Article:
Although his presence doesn’t alleviate the Anglo-heavy tilt of the quorum, Kearon brings a dose of globalism to the mix of the still mostly American apostles, especially because some of his work has focused on helping refugees around the world. In 2016, he used a General Conference talk to educate Latter-day Saints about the global refugee crisis, reminding listeners of our own history as persecuted people who should be first in line to help others when they’re displaced from their homes. He insisted at the time that this statement was not political — but since it was delivered in an election year, amid a campaign in which Donald Trump had repeatedly demonized immigrants, some of whom were refugees, it couldn’t help but be political.

Kearon preached truth and compassion anyway, and I was grateful. It was a balm to my soul to hear a church leader point to those realities and how we might help.

I also relate to him as a fellow convert. Like me, he joined the church in his 20s. I think it’s helpful to have a balance of converts and “BIC” leaders (born in the covenant), as each group brings different gifts and perspectives to the table.

One way Kearon might contribute as a church leader is in his professional capacity as someone with a career in public relations. The church needs a lot of help in this area. Just this week, the investigation into the church’s “help line” for bishops who are reporting sexual abuse revealed some fresh horrors in the form of audio recordings that expose “the risk management playbook that has helped the church keep child sexual abuse cases secret.” And the unsavory Tim Ballard story refuses to go away (Tim Ballard is not related to the late apostle); Utah Attorney General Sean Reyes is the latest in a line of former Ballard supporters who now say they believe his accusers. Reyes will not run for reelection when his term expires in just over a year.

(The Church of Jesus Christ of Latter-day Saints) Then a member of the Seventy, Patrick Kearon, left, with apostle Dieter Uchtdorf in Germany in 2017. Kearon is now an apostle, too.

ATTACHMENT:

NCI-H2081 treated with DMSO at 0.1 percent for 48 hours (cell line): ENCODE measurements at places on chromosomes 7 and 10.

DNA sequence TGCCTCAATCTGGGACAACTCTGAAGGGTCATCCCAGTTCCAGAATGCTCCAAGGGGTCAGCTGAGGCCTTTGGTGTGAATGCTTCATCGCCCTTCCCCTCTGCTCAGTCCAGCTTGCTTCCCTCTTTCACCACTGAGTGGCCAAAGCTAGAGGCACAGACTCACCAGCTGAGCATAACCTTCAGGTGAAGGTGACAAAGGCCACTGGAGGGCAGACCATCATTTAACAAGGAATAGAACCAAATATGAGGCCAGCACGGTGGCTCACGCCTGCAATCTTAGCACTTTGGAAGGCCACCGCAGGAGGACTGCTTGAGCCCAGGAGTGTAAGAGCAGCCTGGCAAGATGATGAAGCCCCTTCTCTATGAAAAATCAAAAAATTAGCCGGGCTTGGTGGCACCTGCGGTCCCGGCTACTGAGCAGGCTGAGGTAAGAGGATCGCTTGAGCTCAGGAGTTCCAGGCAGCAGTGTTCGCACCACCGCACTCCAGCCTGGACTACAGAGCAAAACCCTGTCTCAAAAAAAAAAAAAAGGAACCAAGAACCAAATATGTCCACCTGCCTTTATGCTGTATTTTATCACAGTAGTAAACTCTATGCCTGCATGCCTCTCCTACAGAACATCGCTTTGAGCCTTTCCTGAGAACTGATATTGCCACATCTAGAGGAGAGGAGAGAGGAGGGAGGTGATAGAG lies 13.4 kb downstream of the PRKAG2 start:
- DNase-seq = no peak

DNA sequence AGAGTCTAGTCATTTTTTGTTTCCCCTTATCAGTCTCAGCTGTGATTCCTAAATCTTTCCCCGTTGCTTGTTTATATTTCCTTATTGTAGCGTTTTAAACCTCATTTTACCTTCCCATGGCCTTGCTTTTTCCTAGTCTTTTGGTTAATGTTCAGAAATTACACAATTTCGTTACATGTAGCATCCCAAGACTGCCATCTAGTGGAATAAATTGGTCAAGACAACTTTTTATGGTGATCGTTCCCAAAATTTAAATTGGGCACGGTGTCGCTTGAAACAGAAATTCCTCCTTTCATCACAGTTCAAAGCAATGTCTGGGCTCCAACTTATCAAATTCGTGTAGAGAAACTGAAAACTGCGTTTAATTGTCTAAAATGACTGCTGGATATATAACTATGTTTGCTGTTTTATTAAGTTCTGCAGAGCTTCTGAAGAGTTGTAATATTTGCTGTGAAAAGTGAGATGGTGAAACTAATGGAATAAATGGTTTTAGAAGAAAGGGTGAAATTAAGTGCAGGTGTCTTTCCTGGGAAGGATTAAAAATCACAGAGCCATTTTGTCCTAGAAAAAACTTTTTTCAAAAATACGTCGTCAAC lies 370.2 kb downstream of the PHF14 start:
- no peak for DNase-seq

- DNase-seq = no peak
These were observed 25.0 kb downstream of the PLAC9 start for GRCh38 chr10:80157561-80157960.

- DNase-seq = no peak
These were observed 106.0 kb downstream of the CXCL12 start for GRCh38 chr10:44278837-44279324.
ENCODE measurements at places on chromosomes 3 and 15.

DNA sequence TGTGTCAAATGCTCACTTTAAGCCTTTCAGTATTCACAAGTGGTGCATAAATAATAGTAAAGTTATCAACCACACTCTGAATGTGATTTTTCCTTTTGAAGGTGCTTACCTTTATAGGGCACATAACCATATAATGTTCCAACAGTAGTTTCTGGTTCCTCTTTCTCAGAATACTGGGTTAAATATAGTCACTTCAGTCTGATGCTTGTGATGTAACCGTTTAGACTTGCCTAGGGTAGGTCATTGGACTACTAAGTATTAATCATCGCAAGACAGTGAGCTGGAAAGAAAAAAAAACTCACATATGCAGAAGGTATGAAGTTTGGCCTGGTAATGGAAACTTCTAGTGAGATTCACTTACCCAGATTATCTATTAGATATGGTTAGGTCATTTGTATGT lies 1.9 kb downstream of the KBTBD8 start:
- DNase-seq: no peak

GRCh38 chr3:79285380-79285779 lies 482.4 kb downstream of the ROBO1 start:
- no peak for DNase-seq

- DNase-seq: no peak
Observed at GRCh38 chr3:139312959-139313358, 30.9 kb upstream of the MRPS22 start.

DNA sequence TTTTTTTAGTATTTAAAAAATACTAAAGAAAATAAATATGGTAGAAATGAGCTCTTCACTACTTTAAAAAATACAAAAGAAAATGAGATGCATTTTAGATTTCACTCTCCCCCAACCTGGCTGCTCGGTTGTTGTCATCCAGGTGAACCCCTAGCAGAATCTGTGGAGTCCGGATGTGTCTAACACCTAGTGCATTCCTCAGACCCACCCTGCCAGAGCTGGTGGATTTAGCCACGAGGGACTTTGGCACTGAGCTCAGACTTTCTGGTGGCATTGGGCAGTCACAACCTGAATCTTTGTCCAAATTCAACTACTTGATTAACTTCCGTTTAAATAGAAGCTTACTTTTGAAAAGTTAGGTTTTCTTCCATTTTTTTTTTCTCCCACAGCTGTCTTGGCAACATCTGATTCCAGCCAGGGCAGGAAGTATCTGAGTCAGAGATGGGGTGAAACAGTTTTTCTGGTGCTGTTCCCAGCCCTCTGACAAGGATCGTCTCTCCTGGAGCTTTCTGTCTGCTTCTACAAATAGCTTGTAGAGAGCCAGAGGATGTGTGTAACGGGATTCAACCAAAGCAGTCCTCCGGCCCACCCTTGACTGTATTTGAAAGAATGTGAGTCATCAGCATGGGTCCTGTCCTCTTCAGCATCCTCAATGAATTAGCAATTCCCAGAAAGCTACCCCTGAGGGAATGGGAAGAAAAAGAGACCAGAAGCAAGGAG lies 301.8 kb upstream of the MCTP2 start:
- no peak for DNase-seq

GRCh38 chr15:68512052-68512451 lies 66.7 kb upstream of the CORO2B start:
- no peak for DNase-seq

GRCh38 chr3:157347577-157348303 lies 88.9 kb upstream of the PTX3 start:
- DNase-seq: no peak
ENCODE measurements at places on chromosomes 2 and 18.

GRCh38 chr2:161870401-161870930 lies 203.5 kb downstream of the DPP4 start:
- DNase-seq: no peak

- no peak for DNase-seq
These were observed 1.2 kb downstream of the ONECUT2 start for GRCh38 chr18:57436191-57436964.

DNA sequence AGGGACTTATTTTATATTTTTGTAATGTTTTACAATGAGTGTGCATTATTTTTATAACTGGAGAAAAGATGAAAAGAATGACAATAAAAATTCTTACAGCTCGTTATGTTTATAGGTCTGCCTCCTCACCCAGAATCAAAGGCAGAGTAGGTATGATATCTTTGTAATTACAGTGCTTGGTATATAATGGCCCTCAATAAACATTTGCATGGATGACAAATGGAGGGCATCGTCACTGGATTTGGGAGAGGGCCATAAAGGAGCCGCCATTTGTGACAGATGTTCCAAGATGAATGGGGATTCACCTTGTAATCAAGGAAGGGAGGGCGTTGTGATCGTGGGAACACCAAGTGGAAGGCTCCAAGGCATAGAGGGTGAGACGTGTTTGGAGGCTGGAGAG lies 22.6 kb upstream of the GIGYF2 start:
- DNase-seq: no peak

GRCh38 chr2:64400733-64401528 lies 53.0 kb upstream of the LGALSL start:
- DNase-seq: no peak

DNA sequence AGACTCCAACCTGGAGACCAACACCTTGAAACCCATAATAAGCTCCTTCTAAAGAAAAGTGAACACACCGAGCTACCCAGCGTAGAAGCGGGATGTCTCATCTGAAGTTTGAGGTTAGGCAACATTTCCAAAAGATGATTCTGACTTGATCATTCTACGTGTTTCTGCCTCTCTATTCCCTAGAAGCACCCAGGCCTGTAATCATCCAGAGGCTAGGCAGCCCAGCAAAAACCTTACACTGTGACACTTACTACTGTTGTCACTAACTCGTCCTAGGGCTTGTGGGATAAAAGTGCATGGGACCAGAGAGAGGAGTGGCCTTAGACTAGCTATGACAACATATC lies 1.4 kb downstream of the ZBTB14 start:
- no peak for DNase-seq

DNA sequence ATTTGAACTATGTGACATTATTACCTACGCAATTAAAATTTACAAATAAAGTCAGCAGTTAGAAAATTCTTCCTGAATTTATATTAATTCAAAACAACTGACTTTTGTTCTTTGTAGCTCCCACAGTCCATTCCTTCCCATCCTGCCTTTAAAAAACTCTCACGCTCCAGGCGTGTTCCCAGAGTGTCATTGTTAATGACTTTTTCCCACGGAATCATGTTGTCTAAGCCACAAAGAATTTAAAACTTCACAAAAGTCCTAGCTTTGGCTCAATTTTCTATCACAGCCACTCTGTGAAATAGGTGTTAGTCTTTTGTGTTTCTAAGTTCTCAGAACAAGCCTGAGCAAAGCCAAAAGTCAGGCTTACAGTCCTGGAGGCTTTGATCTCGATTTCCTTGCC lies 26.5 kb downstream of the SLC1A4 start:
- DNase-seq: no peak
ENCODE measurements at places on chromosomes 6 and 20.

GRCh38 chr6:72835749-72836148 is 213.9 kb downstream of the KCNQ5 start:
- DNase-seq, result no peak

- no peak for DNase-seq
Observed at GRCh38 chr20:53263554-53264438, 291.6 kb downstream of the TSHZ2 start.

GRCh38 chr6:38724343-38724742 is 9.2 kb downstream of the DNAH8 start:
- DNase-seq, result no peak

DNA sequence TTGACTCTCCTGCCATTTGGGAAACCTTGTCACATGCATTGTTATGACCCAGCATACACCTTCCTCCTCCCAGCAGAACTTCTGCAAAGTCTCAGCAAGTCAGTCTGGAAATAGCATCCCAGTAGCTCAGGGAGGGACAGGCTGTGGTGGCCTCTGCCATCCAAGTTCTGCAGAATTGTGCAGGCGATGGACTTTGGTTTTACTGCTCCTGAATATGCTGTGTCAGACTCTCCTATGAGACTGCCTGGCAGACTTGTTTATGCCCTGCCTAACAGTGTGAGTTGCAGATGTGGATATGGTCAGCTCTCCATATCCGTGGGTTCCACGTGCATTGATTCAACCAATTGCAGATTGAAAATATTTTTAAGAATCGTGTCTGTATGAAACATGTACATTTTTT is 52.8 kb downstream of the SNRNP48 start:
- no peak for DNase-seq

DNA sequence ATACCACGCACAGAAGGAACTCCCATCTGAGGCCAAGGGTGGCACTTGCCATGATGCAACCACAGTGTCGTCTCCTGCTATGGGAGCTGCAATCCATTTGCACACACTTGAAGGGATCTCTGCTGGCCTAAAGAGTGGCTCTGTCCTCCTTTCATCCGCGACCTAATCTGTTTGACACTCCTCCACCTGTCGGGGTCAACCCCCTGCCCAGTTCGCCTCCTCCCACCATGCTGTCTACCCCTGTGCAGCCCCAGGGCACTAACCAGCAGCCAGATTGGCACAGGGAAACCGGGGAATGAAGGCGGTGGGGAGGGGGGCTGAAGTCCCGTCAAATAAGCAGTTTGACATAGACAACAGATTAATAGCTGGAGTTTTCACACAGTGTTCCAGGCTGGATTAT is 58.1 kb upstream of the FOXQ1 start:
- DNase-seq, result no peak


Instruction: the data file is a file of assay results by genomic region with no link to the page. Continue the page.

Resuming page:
Kearon could help the church move into a less defensive public relations posture — away from the knee-jerk “deflect and deny” reactions it has defaulted to in the past and toward something less entitled and pompous. (We Latter-day Saints spend a lot of time wondering why we’re one of the least-liked religious groups in America. Part of it is that we are tiny and most people just don’t know much about us. But perhaps another part is the church’s own troublesome assumption that it is always in the right.)

Kearon appears to have the sort of genuine humility that would go a long way toward building bridges with other religions and people around the world.

Immediately after his ordination as an apostle, he hopped on a plane to Hawaii, where he’d been scheduled to speak at church-owned BYU-Hawaii’s commencement ceremony.

I appreciate the quiet decency he showed in his remarks, speaking candidly about how he never imagined, when preparing his commencement address, that he would be giving it on the same day he had been called as an apostle.

“It’s staggering to me,” he stated, “even just to say that.”

To be an apostle, he said, is to be “a special witness of the Lord Jesus Christ. I’m keenly aware that I will need to grow in every conceivable good way to become the servant the Savior needs me to be.”

Sounds like good advice for all of us, actually.

(Francisco Kjolseth | The Salt Lake Tribune) Religion News Service columnist Jana Riess.

(The views expressed in this opinion piece do not necessarily reflect those of Religion News Service.)